The acute effect of increased laser energy during the excimer laser-assisted non-occlusive anastomosis procedure on the vessel wall of the recipient artery: A histopathological study

Authors

  • Matthijs Biesbroek MSc,

    1. Department of Pathology, University Medical Center Utrecht, Utrecht, The Netherlands
    2. Department of Neurosurgery, Rudolph Magnus Institute of Neuroscience, University Medical Center Utrecht, Utrecht, The Netherlands
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  • Tristan P.C. van Doormaal MD, PhD,

    1. Department of Neurosurgery, Rudolph Magnus Institute of Neuroscience, University Medical Center Utrecht, Utrecht, The Netherlands
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  • Albert van der Zwan MD, PhD,

    1. Department of Neurosurgery, Rudolph Magnus Institute of Neuroscience, University Medical Center Utrecht, Utrecht, The Netherlands
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  • Cornelis A.F. Tulleken MD, PhD,

    1. Department of Neurosurgery, Rudolph Magnus Institute of Neuroscience, University Medical Center Utrecht, Utrecht, The Netherlands
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  • Luca Regli MD, PhD,

    1. Department of Neurosurgery, Rudolph Magnus Institute of Neuroscience, University Medical Center Utrecht, Utrecht, The Netherlands
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  • Harry F.G. Heijnen PhD,

    1. Department of Clinical Chemistry and Hematology, University Medical Center Utrecht, Utrecht, The Netherlands
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  • Aryan Vink MD, PhD

    Corresponding author
    1. Department of Pathology, University Medical Center Utrecht, Utrecht, The Netherlands
    • University Medical Center Utrecht, Department of Pathology, Heidelberglaan 100, Room H04-312, 3584 CX Utrecht, The Netherlands.
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Abstract

Background and Objective

The excimer laser-assisted non-occlusive anastomosis (ELANA) technique is a way of making an anastomosis of vessels without temporal occlusion that is used for cerebral revascularization. Currently, 10 mJ of laser energy is used during the ELANA procedure. We have recently demonstrated that increasing the laser energy may increase flap retrieval rate. The aim of the present study was to study the acute effect of increased laser energy during the ELANA procedure on the recipient vessel wall.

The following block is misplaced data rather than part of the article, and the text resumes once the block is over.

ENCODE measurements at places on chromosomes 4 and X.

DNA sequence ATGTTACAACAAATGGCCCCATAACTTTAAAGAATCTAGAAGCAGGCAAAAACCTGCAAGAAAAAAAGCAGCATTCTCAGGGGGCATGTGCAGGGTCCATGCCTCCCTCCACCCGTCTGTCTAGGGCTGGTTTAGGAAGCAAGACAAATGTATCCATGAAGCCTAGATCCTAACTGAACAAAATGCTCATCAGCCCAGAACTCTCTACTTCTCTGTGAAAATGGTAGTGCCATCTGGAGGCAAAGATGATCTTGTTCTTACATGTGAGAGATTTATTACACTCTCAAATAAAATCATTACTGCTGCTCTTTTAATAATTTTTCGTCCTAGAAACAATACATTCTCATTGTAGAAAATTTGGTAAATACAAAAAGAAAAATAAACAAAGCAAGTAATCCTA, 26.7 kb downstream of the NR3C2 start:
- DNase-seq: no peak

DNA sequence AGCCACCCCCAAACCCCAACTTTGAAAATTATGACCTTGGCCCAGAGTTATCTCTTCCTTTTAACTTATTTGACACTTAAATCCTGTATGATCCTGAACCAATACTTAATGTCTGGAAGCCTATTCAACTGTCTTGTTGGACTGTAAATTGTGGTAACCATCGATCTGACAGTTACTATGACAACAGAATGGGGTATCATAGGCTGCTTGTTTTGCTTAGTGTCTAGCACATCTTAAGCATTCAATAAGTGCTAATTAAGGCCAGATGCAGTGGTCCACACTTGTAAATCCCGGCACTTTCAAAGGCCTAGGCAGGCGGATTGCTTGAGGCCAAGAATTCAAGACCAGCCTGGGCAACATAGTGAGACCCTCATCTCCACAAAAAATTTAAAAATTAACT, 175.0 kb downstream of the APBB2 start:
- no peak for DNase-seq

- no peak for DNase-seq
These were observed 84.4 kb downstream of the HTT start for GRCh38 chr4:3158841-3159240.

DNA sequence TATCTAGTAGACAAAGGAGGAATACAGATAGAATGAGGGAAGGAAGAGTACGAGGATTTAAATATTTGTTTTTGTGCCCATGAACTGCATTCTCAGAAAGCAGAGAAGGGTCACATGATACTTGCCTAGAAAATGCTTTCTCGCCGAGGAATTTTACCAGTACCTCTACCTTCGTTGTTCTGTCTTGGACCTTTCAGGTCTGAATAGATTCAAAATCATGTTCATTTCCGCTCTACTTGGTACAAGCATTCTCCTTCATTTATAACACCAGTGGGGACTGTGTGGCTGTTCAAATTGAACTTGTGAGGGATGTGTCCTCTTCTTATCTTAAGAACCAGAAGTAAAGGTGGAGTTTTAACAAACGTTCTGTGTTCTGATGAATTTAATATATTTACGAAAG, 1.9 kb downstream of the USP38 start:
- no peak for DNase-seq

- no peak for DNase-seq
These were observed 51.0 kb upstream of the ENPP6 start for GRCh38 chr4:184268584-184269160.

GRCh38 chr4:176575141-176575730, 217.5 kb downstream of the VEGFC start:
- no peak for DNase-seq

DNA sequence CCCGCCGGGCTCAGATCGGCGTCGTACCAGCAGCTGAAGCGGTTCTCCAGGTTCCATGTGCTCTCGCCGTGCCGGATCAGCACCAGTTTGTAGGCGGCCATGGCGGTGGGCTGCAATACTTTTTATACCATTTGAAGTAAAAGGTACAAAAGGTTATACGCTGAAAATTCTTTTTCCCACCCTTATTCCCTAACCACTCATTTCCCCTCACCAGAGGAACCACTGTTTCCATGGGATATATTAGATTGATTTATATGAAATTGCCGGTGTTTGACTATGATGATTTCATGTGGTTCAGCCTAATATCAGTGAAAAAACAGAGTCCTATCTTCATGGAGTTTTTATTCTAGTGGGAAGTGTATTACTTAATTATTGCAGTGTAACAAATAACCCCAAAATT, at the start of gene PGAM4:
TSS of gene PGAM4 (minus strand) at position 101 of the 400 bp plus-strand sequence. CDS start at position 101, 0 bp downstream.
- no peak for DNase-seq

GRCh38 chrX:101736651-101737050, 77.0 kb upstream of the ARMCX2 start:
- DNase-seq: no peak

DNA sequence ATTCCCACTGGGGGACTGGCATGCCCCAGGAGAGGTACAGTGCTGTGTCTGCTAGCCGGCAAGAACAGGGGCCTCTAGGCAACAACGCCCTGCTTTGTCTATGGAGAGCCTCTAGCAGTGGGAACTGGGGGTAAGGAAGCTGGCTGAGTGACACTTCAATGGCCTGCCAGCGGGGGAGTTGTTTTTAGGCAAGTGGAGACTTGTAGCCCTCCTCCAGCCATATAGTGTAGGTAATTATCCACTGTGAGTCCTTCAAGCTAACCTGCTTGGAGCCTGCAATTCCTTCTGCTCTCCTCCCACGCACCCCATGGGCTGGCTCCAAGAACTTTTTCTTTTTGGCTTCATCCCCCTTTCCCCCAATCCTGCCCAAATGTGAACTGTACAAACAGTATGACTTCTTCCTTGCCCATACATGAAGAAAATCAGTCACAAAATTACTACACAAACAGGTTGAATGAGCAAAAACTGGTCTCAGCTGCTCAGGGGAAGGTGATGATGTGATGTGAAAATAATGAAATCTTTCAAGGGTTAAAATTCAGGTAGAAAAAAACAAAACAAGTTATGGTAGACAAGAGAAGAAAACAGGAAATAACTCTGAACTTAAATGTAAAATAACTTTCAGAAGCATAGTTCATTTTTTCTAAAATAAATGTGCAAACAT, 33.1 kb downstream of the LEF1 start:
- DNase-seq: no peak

Materials and Methods

The ELANA technique was performed on the abdominal aortas of rabbits under anesthesia using three categories of laser energy (two laser episodes of 10, 13, and 15 mJ, respectively). The rabbits were subsequently sacrificed and the anastomoses were removed. A non-lased rabbit aorta was used as control. Recipient arteries were studied using histopathology and transmission electron microscopy.

Results

In all three categories of laser energy and in the control group, the tunica media and adventitia adjacent to the anastomosis were intact, apart from damage caused by sutures. In the control group, the endothelium was fully intact. In the 10 and 13 mJ subgroups, the endothelium was mostly intact [92% (range 85–98) and 87% (range 80–90) for 10 and 13 mJ, respectively]. In the 15 mJ subgroup, most of the endothelium was absent [32% (range 20–40) of endothelium intact], predominantly at the side opposed to the anastomosis.

Conclusion

Increasing the laser energy during the ELANA procedure from 10 to 13 mJ does not cause additional acute damage to the vessel wall. Increasing the laser energy from 13 to 15 mJ results in increased acute damage of the endothelium, whereas tunica media and adventitia remain unaffected. Further studies are required to assess the long-term effects of increased laser energy during the ELANA technique. Lasers Surg. Med. 43:522–527, 2011. © 2011 Wiley-Liss, Inc.

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